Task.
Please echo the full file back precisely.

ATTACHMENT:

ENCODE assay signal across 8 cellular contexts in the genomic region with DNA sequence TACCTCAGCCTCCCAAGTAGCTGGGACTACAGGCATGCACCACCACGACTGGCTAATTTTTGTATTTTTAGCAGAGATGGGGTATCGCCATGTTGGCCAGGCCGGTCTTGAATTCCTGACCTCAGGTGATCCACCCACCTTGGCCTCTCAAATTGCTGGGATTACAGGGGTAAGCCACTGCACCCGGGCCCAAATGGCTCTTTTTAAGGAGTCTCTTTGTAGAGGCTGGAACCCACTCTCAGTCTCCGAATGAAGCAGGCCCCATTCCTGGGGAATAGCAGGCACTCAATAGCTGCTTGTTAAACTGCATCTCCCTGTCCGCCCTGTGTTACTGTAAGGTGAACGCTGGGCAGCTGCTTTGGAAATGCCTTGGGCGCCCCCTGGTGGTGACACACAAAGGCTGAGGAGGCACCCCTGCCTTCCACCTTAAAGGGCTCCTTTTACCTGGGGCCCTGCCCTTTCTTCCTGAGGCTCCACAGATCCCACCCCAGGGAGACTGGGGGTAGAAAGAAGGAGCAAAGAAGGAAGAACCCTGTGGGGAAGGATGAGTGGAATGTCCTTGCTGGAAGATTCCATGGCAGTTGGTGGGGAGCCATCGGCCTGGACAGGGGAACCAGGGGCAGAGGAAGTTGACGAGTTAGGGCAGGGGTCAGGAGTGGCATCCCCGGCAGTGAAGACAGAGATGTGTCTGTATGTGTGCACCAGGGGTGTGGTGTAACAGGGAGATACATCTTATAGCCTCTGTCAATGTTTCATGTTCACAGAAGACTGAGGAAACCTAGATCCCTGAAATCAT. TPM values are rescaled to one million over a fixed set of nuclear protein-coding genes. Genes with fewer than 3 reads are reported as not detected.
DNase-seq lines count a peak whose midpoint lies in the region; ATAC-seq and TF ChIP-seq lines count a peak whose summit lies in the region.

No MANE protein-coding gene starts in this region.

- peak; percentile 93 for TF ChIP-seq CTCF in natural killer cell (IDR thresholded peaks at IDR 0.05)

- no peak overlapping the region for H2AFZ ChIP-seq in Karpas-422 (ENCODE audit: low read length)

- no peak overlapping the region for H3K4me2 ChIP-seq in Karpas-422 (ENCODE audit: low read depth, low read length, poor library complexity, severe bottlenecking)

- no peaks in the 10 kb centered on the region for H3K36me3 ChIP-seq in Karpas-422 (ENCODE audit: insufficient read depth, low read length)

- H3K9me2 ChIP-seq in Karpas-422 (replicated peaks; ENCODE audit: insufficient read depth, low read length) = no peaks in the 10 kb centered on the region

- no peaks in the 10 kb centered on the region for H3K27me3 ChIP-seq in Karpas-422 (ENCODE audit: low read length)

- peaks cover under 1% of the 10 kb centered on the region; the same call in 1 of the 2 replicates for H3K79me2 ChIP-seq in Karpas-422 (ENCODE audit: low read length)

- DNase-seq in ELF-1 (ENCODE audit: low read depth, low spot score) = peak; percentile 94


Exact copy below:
ENCODE assay signal across 8 cellular contexts in the genomic region with DNA sequence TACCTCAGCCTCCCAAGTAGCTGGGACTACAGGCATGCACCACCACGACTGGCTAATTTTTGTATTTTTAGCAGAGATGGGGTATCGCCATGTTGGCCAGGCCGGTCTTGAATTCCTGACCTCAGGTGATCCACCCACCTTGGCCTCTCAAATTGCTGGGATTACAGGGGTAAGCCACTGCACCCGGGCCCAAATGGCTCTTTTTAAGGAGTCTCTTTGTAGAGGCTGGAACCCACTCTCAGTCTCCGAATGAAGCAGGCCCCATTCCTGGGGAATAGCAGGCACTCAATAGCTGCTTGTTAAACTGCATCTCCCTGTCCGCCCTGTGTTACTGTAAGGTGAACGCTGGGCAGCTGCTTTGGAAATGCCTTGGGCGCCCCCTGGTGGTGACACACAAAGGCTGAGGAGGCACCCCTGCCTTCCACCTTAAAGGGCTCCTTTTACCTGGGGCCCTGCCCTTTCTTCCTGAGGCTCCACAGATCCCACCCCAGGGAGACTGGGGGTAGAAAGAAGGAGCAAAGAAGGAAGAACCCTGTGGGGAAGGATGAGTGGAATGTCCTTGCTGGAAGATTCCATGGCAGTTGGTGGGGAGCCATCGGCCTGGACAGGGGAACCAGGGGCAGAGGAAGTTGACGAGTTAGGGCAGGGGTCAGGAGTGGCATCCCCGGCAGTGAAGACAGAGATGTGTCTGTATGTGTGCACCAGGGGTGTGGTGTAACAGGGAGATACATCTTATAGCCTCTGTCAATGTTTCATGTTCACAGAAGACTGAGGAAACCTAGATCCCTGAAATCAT. TPM values are rescaled to one million over a fixed set of nuclear protein-coding genes. Genes with fewer than 3 reads are reported as not detected.
DNase-seq lines count a peak whose midpoint lies in the region; ATAC-seq and TF ChIP-seq lines count a peak whose summit lies in the region.

No MANE protein-coding gene starts in this region.

- peak; percentile 93 for TF ChIP-seq CTCF in natural killer cell (IDR thresholded peaks at IDR 0.05)

- no peak overlapping the region for H2AFZ ChIP-seq in Karpas-422 (ENCODE audit: low read length)

- no peak overlapping the region for H3K4me2 ChIP-seq in Karpas-422 (ENCODE audit: low read depth, low read length, poor library complexity, severe bottlenecking)

- no peaks in the 10 kb centered on the region for H3K36me3 ChIP-seq in Karpas-422 (ENCODE audit: insufficient read depth, low read length)

- H3K9me2 ChIP-seq in Karpas-422 (replicated peaks; ENCODE audit: insufficient read depth, low read length) = no peaks in the 10 kb centered on the region

- no peaks in the 10 kb centered on the region for H3K27me3 ChIP-seq in Karpas-422 (ENCODE audit: low read length)

- peaks cover under 1% of the 10 kb centered on the region; the same call in 1 of the 2 replicates for H3K79me2 ChIP-seq in Karpas-422 (ENCODE audit: low read length)

- DNase-seq in ELF-1 (ENCODE audit: low read depth, low spot score) = peak; percentile 94